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A LOFAR project for Dan

Submitter: Raffaella Morganti
Description: On the 6th of December last year, many of us received the sad news of the passing of Dan Harris. The life and career of Dan has followed the development of radio technology and the improvement of radio telescopes. He was there when the Northern Cross was built in Italy and he was here, in the Netherlands, in the highly productive first decade of the WSRT, as one of the first users of this instrument.

The study of radio sources and radio jets has been the "leitmotif " of Dan's research. He used the powerful combination of radio and X-ray observations to unveil many of the complicated aspects of the physics of radio jets. Dan has been always aware of this “power” and, in particular, he was aware that things would even be better by extending the radio data to the lowest possible frequencies.

Perhaps counter-intuitively, the low-energy electrons which emit at low radio frequencies are key for understanding the processes driving the X-ray emission. These low-energy electrons are also long-lived (hundreds of thousands of years), and over this timescale they not only encode the history of the radio source, but also produce inverse Compton scattering with cosmic microwave background (CMB) photons and originate X-ray emission.

Thus, it was not surprising to see Dan's great interest for the LOFAR radio telescope! Dan was interested in LOFAR from the early stages and, actually, even before the start of operations. Dan's idea was to use LOFAR to resolve the debate about the dominant emission mechanism for the X-ray emission of powerful radio jets. The low radio frequencies covered by LOFAR would tell us whether the X-ray emission from radio jets is the extrapolation of Inverse Compton/CMB models or not. But to be able to answer this question, the high spatial resolution of International LOFAR was required. Therefore, he has been anxiously waiting for the long-baseline capabilities of LOFAR, asking about the status and the progress in the calibration and imaging at every occasion I would meet him. Only with an International LOFAR observation one could match the resolution at higher frequencies and resolve the jet structure: no other low-frequency radio telescope could provide this!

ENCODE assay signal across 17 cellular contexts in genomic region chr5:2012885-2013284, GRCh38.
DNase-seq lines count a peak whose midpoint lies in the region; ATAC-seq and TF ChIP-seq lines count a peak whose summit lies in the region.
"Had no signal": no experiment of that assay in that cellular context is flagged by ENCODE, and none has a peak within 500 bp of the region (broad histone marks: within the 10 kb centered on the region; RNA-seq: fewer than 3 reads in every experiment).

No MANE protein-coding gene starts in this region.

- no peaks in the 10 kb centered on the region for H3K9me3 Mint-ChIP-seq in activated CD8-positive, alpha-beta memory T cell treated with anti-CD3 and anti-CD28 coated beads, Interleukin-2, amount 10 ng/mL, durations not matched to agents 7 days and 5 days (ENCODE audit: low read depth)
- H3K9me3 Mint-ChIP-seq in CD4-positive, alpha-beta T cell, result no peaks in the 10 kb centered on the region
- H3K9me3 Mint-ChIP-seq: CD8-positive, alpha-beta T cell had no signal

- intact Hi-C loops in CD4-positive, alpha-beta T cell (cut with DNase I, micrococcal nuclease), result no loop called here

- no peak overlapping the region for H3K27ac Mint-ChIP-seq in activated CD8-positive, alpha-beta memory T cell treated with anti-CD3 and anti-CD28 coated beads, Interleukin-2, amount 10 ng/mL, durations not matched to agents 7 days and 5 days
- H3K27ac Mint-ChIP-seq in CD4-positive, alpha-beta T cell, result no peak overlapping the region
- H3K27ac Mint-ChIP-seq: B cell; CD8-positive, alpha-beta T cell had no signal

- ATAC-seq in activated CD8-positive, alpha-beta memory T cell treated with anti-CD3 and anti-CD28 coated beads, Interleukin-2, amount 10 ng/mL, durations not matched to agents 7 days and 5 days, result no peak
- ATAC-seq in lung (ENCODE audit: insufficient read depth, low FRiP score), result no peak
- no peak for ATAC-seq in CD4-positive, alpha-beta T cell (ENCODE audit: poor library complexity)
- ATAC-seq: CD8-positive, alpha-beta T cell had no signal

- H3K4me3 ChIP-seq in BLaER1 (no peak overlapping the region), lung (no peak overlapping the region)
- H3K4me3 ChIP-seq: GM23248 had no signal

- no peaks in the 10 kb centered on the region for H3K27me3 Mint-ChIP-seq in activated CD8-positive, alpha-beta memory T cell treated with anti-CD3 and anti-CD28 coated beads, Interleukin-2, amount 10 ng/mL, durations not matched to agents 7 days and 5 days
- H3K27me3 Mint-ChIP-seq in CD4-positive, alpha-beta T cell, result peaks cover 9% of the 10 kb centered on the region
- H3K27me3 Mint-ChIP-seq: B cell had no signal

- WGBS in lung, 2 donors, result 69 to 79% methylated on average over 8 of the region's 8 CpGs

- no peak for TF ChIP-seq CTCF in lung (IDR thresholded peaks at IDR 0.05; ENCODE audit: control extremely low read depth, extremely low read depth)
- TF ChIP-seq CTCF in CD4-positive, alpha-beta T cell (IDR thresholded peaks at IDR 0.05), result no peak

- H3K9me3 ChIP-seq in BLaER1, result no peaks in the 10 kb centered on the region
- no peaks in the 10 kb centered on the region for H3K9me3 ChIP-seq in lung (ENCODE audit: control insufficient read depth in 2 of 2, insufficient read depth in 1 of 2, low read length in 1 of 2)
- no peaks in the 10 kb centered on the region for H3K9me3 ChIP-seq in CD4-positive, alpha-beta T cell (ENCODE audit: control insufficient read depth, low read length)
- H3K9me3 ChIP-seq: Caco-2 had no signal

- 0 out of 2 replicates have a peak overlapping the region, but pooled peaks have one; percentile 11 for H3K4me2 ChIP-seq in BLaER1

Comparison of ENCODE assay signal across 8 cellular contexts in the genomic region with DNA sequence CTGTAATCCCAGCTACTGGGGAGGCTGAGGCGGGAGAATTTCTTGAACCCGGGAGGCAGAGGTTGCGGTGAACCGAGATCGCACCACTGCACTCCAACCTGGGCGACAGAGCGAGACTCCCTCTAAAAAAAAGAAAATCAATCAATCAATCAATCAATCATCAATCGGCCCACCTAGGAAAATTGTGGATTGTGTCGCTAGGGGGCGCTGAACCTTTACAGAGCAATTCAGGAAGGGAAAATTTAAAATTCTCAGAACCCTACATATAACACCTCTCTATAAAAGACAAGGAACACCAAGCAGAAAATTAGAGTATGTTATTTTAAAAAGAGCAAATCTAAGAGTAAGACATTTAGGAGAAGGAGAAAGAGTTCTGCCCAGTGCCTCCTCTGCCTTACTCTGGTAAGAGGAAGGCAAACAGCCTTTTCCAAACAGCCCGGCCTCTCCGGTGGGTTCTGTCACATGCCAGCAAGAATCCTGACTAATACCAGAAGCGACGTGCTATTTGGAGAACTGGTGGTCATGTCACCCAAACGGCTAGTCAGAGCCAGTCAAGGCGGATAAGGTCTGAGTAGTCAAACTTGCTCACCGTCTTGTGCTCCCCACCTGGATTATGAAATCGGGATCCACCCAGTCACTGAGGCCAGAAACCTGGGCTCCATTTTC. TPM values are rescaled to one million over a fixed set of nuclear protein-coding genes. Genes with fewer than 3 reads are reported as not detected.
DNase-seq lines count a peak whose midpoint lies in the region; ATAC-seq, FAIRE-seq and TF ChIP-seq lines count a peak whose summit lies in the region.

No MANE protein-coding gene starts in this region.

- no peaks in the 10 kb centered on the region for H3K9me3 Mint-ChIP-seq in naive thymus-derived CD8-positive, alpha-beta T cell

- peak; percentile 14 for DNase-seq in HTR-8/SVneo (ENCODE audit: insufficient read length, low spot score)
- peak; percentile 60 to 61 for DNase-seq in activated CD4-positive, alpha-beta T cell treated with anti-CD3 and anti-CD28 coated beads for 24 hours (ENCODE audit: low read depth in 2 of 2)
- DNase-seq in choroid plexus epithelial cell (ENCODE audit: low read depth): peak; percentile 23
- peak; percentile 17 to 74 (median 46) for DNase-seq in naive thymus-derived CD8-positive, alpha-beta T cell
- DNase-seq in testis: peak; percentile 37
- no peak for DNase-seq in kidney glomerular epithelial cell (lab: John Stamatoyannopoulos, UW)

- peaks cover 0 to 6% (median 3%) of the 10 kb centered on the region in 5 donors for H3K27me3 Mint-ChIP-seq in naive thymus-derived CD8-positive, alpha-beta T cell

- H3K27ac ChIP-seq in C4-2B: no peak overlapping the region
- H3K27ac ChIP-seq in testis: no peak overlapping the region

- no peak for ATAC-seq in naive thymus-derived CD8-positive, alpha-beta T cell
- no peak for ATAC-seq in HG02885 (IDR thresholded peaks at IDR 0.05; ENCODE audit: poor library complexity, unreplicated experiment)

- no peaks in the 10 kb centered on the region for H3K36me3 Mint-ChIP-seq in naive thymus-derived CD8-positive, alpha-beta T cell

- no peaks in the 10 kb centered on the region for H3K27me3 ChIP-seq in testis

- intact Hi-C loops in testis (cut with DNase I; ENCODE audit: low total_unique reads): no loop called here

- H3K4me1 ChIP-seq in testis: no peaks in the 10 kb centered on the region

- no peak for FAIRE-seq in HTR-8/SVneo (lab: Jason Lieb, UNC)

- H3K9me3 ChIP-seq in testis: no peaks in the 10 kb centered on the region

The pilot study we proposed was targeting one of Dan's favourite objects, 4C19.44. This object has a bright jet with knots observed both in radio and X-ray. With the help of some of the LOFAR long-baseline experts at ASTRON (Javier Moldon, Adam Deller and Raymond Oonk) an impressive sub-arcsecond image was obtained at 150 MHz, using 8 international stations in combination with the Dutch array (picture on the left). The great quality of the image is even more evident when compared with the high-frequency VLA image; see the overlay on the right between the high-frequency (4.8 GHz) VLA image and the LOFAR one.
This perfect coincidence between the structures was exactly what Dan needed for his experiment; he was delighted to see this result.

Unfortunately he did not have the time to complete the full analysis of these data, but we have made a commitment to complete the 4C19.44 long-baseline paper; both for his memory and because of the lot of work he has dedicated to this project. This is what he would have liked to see! Hopefully, we will also be able to expand this pilot project to more objects, as Dan was planning to do.

A Memorial for Dan Harris is held in Boston on Saturday 19th March and we hope this short contribution will complete the picture of Dan's active scientific life until the last day, as we would have expected from him!

Copyright: ASTRON
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